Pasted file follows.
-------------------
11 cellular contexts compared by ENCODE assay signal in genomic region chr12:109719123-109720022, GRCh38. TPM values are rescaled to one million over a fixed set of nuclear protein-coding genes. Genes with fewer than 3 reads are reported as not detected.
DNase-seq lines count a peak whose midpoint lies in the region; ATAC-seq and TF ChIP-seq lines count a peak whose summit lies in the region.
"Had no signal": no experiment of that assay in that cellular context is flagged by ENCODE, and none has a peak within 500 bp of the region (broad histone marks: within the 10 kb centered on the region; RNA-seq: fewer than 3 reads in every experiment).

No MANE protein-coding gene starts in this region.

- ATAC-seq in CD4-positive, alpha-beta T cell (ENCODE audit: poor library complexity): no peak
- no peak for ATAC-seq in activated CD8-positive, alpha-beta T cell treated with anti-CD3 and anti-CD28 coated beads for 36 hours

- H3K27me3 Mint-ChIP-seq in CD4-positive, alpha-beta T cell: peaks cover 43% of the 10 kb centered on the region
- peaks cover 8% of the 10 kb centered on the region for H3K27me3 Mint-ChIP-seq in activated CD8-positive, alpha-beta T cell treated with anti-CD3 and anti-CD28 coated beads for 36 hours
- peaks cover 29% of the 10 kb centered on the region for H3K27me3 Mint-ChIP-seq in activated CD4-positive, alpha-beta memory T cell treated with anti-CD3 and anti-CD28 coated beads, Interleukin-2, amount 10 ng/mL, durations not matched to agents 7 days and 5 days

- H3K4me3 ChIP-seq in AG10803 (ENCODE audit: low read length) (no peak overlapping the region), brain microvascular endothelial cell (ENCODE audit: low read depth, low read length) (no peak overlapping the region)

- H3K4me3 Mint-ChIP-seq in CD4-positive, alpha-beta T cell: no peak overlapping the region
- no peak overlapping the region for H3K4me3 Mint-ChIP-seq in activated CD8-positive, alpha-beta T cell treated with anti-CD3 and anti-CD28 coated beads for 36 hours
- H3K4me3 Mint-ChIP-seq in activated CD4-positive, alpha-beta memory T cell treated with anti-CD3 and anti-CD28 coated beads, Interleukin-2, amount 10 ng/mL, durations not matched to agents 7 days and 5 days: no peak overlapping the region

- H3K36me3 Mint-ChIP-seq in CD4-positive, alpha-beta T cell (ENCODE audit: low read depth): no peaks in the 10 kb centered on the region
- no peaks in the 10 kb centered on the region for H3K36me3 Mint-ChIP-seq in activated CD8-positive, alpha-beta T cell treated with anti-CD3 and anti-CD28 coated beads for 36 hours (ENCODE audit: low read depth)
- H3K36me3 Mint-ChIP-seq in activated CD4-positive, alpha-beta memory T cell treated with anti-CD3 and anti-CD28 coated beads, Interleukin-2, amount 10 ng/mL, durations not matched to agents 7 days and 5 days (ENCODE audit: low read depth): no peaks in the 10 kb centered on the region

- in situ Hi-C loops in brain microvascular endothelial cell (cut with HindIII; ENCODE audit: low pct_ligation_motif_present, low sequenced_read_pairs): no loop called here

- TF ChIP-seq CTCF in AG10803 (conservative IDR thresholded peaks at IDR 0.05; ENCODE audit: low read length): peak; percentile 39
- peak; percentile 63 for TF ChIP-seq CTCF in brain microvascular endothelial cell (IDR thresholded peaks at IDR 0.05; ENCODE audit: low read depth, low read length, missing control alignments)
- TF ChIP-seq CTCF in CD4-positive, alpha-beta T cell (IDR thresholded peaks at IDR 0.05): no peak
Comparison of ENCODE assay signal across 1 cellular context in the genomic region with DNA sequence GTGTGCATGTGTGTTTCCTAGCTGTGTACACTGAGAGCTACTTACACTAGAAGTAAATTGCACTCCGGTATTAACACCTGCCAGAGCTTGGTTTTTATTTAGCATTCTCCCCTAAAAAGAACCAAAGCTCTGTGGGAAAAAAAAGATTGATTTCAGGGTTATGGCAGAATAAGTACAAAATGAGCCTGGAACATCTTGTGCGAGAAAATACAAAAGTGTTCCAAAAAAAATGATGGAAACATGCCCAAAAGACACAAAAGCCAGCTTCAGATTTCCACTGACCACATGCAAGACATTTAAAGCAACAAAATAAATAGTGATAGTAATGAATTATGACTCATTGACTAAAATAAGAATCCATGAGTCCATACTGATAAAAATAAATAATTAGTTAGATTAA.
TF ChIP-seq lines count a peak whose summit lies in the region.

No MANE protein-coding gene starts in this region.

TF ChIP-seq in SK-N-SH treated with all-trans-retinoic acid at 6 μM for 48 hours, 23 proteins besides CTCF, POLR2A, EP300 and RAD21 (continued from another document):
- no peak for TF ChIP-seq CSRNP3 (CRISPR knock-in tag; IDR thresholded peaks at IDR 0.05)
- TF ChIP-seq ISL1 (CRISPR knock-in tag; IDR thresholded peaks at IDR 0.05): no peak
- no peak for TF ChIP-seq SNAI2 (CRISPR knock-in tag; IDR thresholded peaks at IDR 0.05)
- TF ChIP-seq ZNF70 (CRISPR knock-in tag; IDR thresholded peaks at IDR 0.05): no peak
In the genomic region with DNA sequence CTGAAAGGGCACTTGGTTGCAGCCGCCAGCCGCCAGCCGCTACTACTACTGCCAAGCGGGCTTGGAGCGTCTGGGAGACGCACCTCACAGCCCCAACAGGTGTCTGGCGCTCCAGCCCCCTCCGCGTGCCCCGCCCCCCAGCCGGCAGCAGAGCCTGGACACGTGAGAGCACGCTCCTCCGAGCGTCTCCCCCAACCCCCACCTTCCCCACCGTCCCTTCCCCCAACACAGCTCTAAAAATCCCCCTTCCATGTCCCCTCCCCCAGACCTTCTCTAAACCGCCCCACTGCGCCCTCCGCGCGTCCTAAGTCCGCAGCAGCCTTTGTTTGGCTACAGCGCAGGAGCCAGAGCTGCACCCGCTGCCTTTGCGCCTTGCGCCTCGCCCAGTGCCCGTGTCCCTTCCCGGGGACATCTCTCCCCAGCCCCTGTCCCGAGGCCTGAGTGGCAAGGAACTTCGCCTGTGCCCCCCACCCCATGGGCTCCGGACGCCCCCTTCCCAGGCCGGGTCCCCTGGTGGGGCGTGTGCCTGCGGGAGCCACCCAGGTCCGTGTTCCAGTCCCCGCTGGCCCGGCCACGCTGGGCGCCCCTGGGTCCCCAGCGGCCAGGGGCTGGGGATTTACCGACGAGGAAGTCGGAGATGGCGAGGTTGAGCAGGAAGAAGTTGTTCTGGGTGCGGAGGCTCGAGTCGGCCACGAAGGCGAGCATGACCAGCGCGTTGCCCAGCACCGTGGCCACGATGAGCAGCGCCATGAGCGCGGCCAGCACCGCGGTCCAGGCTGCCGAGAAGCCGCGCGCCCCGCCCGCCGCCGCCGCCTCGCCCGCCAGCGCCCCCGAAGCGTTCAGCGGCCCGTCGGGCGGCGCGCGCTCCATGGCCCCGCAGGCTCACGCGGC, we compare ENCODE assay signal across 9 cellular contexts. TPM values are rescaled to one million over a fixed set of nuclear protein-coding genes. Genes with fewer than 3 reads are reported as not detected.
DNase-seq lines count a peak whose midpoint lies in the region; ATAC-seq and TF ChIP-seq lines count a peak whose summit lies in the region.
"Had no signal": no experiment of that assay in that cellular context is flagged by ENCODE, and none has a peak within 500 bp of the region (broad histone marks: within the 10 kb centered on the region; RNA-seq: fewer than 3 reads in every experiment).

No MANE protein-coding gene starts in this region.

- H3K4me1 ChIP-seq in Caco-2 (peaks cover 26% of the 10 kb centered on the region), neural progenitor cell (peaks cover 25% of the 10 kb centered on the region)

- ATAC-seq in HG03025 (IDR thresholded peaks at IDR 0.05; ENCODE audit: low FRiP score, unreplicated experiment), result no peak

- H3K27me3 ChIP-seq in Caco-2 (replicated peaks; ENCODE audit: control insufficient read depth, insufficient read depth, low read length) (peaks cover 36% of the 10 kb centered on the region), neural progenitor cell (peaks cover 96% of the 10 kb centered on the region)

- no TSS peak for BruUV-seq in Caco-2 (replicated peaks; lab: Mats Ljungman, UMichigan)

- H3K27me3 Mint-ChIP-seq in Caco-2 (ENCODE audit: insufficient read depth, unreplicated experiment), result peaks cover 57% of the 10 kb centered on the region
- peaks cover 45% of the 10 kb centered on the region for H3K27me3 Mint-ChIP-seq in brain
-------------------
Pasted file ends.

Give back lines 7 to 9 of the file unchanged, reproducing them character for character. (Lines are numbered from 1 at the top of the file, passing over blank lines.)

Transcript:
- H3K27me3 Mint-ChIP-seq in CD4-positive, alpha-beta T cell: peaks cover 43% of the 10 kb centered on the region
- peaks cover 8% of the 10 kb centered on the region for H3K27me3 Mint-ChIP-seq in activated CD8-positive, alpha-beta T cell treated with anti-CD3 and anti-CD28 coated beads for 36 hours
- peaks cover 29% of the 10 kb centered on the region for H3K27me3 Mint-ChIP-seq in activated CD4-positive, alpha-beta memory T cell treated with anti-CD3 and anti-CD28 coated beads, Interleukin-2, amount 10 ng/mL, durations not matched to agents 7 days and 5 days